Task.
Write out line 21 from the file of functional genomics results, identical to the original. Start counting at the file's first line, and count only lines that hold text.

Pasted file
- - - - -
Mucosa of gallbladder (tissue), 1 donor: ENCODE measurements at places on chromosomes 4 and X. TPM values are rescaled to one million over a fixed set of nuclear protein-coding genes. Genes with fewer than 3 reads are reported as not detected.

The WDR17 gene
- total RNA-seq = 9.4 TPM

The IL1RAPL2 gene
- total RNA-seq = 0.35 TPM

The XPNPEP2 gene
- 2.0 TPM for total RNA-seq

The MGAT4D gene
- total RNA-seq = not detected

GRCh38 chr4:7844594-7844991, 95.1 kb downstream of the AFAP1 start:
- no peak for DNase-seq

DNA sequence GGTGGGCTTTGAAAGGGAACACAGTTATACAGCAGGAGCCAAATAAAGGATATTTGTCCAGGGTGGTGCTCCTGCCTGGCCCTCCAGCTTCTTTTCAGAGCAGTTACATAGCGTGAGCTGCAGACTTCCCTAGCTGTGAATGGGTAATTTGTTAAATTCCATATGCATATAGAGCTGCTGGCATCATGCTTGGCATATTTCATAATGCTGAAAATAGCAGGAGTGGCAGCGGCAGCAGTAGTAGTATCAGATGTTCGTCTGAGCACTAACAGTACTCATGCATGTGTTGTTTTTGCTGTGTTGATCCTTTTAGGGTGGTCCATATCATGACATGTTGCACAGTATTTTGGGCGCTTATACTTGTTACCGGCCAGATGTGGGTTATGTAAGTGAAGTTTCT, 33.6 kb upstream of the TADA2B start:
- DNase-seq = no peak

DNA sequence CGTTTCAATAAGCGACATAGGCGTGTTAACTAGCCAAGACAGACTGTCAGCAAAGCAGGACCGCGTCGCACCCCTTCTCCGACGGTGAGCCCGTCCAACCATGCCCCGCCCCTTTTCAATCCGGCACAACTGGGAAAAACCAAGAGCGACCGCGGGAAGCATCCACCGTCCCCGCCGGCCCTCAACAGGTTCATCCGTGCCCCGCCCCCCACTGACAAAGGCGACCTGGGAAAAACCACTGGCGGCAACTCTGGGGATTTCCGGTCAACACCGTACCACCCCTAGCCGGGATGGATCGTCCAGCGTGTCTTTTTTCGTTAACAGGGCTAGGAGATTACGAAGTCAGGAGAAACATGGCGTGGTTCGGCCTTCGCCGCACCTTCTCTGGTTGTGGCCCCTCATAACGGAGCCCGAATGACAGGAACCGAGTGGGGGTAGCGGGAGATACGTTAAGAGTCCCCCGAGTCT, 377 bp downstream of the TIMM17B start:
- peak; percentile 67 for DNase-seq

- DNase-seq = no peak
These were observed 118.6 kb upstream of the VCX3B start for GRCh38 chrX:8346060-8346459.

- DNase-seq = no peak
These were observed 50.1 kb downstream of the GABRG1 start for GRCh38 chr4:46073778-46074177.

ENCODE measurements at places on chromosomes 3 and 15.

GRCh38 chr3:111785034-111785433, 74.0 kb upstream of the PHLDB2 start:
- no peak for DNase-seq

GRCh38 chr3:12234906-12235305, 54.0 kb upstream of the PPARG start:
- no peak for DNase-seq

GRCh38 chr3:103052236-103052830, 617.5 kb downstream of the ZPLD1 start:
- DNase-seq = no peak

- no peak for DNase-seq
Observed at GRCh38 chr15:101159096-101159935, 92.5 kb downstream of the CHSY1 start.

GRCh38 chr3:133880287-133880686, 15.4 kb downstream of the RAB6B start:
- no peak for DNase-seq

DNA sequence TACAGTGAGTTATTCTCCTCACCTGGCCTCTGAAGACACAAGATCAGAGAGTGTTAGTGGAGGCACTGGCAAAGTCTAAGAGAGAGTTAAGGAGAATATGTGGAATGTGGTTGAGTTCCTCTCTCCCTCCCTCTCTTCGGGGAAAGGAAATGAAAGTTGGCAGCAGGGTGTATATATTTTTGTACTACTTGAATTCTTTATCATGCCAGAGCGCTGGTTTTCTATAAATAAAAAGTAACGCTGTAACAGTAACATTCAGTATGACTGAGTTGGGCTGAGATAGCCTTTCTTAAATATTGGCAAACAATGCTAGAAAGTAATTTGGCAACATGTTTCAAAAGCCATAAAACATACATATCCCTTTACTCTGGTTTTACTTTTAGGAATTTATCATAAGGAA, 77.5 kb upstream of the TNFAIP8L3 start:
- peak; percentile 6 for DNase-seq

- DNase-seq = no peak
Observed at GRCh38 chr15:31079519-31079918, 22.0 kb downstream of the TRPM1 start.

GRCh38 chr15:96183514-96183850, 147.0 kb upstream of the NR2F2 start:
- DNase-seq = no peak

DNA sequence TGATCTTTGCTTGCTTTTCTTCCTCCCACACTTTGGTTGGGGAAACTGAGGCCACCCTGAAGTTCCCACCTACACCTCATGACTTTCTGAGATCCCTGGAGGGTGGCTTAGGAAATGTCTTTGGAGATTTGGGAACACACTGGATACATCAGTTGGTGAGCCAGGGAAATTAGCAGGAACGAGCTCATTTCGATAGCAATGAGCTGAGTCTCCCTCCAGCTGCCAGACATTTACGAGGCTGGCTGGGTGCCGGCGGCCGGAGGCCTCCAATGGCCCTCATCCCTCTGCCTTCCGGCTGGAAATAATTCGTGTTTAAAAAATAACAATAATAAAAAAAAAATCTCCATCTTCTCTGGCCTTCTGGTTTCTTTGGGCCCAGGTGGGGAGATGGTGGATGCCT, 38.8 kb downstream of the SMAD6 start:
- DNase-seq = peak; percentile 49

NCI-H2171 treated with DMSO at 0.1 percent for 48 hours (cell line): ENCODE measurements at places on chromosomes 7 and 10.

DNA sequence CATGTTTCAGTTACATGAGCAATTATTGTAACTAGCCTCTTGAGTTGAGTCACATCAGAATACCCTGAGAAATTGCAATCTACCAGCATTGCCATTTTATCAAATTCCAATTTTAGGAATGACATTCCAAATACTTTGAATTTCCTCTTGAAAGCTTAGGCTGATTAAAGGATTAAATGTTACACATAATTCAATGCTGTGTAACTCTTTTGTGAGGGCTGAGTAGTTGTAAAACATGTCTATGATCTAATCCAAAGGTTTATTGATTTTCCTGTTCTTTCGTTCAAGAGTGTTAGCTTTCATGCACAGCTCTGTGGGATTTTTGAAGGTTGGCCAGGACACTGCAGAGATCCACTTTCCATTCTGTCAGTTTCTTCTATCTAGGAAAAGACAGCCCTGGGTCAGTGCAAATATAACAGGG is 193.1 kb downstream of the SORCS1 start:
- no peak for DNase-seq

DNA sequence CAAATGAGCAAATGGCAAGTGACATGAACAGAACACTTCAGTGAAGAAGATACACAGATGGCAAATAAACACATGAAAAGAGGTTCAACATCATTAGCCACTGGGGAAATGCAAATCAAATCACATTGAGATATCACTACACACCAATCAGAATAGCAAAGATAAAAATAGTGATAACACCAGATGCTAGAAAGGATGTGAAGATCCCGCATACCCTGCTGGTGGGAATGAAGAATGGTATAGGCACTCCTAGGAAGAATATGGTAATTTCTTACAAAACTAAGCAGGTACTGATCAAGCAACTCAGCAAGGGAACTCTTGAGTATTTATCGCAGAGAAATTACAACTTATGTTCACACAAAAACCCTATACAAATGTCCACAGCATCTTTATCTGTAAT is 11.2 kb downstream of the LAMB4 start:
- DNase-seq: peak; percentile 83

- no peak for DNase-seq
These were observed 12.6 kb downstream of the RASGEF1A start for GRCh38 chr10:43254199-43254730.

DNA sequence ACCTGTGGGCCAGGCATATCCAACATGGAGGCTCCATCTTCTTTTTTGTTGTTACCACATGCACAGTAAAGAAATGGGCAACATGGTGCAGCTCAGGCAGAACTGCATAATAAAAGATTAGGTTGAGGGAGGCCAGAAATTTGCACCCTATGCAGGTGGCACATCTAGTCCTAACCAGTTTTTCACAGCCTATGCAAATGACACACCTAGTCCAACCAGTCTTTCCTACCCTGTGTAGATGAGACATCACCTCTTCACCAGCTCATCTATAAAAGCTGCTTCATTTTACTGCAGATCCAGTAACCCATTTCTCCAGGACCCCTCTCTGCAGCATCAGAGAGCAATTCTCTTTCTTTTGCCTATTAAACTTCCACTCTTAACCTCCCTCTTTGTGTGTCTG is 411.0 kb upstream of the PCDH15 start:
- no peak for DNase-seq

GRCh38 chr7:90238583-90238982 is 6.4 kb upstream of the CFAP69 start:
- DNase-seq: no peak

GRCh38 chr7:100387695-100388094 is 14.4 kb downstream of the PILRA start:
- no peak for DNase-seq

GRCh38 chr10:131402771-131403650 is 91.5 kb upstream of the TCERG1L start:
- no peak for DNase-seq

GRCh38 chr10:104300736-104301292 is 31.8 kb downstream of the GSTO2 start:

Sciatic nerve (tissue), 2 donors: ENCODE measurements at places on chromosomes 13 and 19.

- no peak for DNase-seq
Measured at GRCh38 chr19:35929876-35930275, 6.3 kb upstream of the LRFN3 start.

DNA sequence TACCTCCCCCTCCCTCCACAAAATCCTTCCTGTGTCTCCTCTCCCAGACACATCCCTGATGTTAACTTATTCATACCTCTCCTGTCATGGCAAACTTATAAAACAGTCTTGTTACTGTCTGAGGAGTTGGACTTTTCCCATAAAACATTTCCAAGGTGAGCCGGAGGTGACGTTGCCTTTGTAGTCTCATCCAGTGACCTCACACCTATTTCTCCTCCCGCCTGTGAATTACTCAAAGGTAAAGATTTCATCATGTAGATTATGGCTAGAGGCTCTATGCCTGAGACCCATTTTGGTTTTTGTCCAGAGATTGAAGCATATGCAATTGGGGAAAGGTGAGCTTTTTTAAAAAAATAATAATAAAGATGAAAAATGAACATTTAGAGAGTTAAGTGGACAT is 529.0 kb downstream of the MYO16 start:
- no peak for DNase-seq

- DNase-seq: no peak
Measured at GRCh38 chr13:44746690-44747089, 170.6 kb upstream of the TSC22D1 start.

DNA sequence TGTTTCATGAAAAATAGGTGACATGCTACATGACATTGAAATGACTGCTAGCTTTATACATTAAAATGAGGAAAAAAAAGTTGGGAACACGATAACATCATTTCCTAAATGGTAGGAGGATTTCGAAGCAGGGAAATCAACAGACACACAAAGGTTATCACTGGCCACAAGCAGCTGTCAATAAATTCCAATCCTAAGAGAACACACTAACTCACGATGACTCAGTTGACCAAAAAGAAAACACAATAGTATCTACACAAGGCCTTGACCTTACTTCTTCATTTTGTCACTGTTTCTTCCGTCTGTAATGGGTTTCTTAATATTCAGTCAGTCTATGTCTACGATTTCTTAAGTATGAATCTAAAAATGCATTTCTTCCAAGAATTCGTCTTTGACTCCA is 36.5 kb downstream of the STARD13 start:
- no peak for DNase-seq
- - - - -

GRCh38 chr3:111785034-111785433, 74.0 kb upstream of the PHLDB2 start: